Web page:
"Yes. Whether I like it or not, reproductive rights have been at the top of the agenda for my entire political career. When I started, I was entirely surprised at how focused the legislature was on restrictive abortion bills. In my first session, I think we had seven different bills on who can access an abortion and for what reason. It was an emotional and frustrating couple weeks when we heard those bills. "There’s a big disconnect between the voters and the policy makers on this issue. In the 2013 legislative session, lawmakers passed a wide range of laws that restrict providers. And then, in 2014, the voters defeated Measure 1 [an anti-abortion 'personhood' amendment] and we also ousted two lawmakers who championed those bills. "The thing is: Not a single one of the bills we passed will end abortion. Those bills will make abortion unsafe and less affordable. But, history shows that women, when they are put in difficult situations, will make difficult decisions, decisions that may put their personal health at risk. The real way to limit or end abortion is to provide comprehensive family planning, accessible birth control, and better early education services, so a woman deciding to have a child knows she’ll have access to the support she needs." You're a State Rep, the Party Chairwoman, and in law school. How insane is your schedule?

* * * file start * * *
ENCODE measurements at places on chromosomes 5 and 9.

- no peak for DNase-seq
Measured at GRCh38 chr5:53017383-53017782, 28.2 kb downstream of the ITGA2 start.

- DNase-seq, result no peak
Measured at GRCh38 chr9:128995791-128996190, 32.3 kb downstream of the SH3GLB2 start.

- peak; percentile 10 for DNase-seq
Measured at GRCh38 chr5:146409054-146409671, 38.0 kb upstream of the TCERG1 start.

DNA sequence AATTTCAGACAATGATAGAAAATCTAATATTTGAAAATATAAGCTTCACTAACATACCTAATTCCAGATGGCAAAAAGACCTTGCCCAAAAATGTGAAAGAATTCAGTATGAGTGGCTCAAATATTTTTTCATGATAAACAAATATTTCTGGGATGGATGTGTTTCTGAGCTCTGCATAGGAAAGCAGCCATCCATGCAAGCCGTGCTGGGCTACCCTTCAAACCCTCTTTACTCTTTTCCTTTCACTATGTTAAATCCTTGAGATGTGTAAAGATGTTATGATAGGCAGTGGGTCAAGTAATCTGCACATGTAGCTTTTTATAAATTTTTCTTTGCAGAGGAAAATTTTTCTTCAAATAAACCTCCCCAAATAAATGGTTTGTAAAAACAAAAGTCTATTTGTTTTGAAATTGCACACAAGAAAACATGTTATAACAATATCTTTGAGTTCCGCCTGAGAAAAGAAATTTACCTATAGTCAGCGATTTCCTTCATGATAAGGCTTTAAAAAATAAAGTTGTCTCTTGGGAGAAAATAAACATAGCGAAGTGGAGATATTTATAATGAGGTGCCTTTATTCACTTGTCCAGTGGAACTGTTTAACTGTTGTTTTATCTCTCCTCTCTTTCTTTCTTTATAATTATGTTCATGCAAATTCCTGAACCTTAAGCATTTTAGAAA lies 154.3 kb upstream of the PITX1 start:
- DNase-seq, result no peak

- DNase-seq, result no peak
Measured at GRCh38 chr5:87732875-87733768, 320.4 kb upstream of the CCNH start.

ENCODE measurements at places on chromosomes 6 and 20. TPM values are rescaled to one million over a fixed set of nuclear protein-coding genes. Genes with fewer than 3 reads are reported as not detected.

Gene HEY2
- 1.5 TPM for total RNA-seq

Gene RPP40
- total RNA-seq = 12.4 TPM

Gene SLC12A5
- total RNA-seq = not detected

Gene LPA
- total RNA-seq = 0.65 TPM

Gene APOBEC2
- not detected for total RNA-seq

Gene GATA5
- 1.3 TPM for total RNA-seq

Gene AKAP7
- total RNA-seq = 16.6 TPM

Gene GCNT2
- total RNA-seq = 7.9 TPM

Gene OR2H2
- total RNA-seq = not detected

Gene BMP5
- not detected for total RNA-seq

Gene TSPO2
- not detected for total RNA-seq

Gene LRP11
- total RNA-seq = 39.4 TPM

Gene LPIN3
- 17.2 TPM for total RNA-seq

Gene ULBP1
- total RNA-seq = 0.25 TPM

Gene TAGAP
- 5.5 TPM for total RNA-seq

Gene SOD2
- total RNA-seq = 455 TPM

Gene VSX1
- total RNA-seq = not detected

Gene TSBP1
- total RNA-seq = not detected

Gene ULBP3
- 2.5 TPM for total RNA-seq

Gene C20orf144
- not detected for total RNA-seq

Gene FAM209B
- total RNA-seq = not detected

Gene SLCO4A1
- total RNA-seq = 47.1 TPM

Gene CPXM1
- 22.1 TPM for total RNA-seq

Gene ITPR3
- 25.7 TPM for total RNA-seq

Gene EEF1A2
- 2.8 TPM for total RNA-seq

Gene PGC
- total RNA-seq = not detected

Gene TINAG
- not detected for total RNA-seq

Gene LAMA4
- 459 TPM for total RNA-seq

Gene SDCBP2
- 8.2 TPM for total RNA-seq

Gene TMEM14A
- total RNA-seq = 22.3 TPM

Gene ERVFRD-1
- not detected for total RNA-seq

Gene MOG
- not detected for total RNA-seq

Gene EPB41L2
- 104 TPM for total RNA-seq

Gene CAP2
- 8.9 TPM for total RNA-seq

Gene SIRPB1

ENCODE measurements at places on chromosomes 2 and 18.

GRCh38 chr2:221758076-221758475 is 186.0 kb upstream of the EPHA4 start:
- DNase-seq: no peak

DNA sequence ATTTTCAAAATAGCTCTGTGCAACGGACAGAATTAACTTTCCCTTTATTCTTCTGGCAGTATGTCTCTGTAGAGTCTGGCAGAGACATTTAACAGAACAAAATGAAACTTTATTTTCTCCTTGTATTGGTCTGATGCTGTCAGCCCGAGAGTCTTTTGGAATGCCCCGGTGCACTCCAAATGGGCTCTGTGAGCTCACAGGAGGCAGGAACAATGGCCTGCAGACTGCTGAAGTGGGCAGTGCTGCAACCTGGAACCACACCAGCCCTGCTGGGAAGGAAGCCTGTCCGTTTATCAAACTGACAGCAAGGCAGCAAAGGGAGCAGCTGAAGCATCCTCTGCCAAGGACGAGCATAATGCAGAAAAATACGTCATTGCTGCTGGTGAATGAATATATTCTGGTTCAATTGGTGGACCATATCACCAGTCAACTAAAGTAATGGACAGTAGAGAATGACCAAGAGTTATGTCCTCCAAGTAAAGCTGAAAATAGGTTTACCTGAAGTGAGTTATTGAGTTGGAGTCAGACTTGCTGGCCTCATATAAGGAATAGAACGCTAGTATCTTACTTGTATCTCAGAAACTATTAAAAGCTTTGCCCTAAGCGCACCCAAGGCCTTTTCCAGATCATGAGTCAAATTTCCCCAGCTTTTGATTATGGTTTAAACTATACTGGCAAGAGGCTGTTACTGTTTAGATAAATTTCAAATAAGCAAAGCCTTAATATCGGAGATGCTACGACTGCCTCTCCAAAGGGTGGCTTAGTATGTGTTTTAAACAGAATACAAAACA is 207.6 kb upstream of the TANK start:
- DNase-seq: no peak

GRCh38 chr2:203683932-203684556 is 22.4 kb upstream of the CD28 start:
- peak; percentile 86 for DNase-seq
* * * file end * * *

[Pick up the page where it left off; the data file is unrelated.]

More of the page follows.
"I’ll admit that I don’t have much of a social life right now, particularly during the legislative session. I’ve tried to balance — though I won’t say I’m very great at doing that right now; my boyfriend definitely would say that I’m not [laughs]. "The Sheryl Sandberg Lean In movement is all about telling women, 'You can have it all,' but we don’t ever stop to think about about what that means for your wellbeing — we don't always acknowledge that it’s hard, it’s emotionally taxing, and it does hurt relationships sometimes. I’ve had a harder time connecting with some friends because they don’t understand what I’m doing, I’ve had some difficult family dinners." 
Photo: Mike McCleary/AP Images.
How did you decide to just go for it, to run for office at age 23? 
"I ran for party chair for the same reason I ran for the North Dakota House: Somebody asked me. At first, I thought it was insane — it’s a big role! — but I took some time to think and talk about the role, and just decided to go for it.  "But, it started when a colleague said, 'I think you’ll be good at this; we’d like you to run.' Studies have shown that’s the way a lot of women end up running for office — someone tells them they’ll be good at it. "And so, I ran, I was successful, and now I'm in this position that gives me the opportunity to reach out to other women and get them involved. I’ve heard from lots of women who’ve seen me and thought, if she can do it, I can do it. It’s really powerful to put someone in front of them who looks like them, who’s in the same stage of [life] as they are."  What would you tell other women who are maybe considering running?
"Women imagine there’s some set of qualifications for holding elected office that they don’t have — but that’s not true. I compare the women I know to the people who are serving right now, and lots of them are more qualified than the people we’ve currently got." 

More from Politics

R29 Original Series